Marrakesh Treaty Public Lecture

Tuesday, June 10, 2014
4:00 p.m. - 6:00 p.m.
American University Washington College of Law
4801 Massachusetts Avenue, NW, Washington DC
Room 603



After the amazement about the ‘Miracle of Marrakesh’ leading to the adoption of the Marrakesh Treaty to Facilitate Access to Published Works for Persons Who Are Blind, Visually Impaired or Otherwise Print Disabled, the time has come to turn to the treaty’s implementation in national law. Policy makers worldwide are groping for solutions to the practical questions that arise in this context. Which implementation guidelines can be derived from the international three-step test that features prominently in the treaty text? How to preserve pre-existing limitations for disabled persons while adding the specific use privileges guaranteed by the Marrakesh Treaty? How to deal with different national concepts of beneficiary persons and special format copies when it comes to the cross-border exchange of works in special format? How to ensure the effectiveness of Marrakesh use privileges in case of works protected through technological protection measures?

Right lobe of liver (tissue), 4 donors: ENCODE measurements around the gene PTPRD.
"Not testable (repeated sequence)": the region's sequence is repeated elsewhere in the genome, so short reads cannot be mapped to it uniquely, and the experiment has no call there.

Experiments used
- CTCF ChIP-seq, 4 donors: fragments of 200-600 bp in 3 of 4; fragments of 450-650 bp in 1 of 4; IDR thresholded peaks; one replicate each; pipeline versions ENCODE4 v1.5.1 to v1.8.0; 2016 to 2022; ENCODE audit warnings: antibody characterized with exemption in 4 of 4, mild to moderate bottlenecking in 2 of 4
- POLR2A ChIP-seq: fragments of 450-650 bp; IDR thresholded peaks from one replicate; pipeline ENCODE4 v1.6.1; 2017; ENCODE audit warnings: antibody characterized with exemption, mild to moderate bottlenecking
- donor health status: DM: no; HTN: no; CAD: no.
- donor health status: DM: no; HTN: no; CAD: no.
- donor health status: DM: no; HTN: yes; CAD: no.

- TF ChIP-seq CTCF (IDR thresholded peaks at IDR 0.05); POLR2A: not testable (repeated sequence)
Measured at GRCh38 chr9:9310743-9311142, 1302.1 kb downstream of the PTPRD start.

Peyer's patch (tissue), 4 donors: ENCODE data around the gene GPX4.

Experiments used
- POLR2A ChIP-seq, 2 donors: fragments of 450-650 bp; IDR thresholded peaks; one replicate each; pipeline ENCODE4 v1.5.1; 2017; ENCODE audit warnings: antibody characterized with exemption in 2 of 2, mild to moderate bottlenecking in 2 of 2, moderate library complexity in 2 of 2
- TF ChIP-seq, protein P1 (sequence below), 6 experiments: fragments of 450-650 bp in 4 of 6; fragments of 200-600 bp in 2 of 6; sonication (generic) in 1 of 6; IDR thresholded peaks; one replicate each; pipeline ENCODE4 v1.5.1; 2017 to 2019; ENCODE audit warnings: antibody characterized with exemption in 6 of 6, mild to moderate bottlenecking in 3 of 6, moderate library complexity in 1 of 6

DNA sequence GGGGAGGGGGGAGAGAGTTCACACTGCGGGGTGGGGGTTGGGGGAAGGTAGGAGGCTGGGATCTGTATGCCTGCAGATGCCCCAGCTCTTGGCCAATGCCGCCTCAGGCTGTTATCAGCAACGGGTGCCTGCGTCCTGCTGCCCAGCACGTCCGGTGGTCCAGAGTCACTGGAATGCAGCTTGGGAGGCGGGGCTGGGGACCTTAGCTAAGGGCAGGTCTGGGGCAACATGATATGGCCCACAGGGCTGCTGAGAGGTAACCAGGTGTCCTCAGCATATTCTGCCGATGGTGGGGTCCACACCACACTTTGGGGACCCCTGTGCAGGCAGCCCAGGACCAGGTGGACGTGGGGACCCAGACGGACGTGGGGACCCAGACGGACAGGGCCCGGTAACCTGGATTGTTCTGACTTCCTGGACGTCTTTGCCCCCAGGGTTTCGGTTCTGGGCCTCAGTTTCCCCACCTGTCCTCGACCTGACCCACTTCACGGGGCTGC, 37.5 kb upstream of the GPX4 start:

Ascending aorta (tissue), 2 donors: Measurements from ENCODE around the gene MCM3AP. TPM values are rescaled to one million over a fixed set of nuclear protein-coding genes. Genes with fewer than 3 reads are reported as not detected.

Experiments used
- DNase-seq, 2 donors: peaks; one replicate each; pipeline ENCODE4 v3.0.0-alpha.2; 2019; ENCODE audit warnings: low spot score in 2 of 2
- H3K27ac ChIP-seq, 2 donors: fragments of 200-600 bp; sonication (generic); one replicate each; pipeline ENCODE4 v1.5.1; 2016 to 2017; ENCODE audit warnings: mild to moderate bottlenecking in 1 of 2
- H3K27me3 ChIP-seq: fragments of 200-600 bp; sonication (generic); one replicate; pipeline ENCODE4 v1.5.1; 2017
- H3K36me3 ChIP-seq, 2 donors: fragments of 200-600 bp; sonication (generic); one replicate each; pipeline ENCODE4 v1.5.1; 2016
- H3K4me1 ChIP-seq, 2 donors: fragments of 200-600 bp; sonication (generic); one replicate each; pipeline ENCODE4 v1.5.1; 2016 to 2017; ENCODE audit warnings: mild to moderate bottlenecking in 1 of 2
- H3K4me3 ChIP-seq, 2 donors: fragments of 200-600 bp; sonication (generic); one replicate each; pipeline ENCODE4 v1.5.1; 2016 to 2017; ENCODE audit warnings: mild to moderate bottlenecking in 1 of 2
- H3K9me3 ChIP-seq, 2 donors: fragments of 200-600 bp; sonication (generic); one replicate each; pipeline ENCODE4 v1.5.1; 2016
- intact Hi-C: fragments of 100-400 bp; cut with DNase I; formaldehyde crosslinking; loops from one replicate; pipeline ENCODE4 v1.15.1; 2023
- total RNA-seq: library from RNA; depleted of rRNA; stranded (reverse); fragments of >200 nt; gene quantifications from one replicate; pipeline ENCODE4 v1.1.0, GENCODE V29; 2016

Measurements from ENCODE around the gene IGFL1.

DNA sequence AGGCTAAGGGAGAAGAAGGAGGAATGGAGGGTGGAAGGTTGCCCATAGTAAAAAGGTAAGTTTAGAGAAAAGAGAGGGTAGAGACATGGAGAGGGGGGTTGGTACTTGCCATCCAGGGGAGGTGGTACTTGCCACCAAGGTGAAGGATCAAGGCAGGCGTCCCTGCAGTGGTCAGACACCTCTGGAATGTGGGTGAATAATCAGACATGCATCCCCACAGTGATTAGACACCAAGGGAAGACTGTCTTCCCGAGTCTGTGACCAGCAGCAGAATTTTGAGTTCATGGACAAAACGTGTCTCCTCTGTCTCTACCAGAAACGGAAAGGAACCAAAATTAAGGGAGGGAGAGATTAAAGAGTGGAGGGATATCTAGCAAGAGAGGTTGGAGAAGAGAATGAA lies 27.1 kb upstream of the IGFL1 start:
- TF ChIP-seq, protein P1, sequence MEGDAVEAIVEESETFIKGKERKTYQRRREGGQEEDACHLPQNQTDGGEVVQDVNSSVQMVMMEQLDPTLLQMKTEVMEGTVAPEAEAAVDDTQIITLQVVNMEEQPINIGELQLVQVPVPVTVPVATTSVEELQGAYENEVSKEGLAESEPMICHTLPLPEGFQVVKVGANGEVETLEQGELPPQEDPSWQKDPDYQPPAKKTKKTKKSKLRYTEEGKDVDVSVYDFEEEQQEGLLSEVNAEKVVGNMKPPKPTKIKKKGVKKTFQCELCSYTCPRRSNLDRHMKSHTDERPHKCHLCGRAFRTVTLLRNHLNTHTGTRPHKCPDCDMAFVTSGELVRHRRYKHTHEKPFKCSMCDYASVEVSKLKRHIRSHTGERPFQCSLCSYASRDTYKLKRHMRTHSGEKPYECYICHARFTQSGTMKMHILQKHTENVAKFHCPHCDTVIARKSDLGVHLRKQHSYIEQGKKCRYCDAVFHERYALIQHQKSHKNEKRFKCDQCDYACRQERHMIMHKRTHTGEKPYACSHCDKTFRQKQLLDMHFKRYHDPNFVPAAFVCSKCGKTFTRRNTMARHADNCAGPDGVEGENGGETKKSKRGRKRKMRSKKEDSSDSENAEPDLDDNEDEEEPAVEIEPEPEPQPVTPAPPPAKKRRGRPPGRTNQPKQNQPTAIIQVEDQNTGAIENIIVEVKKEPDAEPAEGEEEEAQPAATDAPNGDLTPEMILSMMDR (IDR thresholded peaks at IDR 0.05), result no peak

The talk will address these questions and propose solutions in the light of the treaty text and its overarching objective to put an end to the book famine that dramatically reduces access of persons with reading disabilities worldwide. It will outline implementation options and open the debate on a ‘truthful’ implementation that can make a real difference for beneficiaries.

Presented by the Program on Information Justice and Intellectual Property


For further information, please contact:
Office of Special Events & Continuing Legal Education
American University Washington College of Law
Phone: 202.274.4075; Fax: 202.274.4079; or

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